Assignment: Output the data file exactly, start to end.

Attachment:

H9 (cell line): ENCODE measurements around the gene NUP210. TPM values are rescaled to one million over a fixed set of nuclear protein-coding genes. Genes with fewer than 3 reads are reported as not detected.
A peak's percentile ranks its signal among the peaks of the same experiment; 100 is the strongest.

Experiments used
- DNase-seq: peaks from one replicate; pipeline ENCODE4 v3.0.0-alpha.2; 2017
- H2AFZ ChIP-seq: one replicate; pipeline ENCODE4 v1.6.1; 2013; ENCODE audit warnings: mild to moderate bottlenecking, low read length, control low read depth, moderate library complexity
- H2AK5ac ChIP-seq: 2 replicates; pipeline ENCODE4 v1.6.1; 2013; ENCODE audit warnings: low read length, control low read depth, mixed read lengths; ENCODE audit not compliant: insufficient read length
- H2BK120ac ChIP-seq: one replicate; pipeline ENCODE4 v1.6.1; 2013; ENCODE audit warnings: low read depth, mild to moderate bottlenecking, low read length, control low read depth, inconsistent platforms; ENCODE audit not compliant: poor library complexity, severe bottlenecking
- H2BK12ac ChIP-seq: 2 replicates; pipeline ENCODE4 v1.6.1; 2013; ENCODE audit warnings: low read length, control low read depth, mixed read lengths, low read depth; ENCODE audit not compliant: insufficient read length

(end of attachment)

H9 (cell line): ENCODE measurements around the gene NUP210. TPM values are rescaled to one million over a fixed set of nuclear protein-coding genes. Genes with fewer than 3 reads are reported as not detected.
A peak's percentile ranks its signal among the peaks of the same experiment; 100 is the strongest.

Experiments used
- DNase-seq: peaks from one replicate; pipeline ENCODE4 v3.0.0-alpha.2; 2017
- H2AFZ ChIP-seq: one replicate; pipeline ENCODE4 v1.6.1; 2013; ENCODE audit warnings: mild to moderate bottlenecking, low read length, control low read depth, moderate library complexity
- H2AK5ac ChIP-seq: 2 replicates; pipeline ENCODE4 v1.6.1; 2013; ENCODE audit warnings: low read length, control low read depth, mixed read lengths; ENCODE audit not compliant: insufficient read length
- H2BK120ac ChIP-seq: one replicate; pipeline ENCODE4 v1.6.1; 2013; ENCODE audit warnings: low read depth, mild to moderate bottlenecking, low read length, control low read depth, inconsistent platforms; ENCODE audit not compliant: poor library complexity, severe bottlenecking
- H2BK12ac ChIP-seq: 2 replicates; pipeline ENCODE4 v1.6.1; 2013; ENCODE audit warnings: low read length, control low read depth, mixed read lengths, low read depth; ENCODE audit not compliant: insufficient read length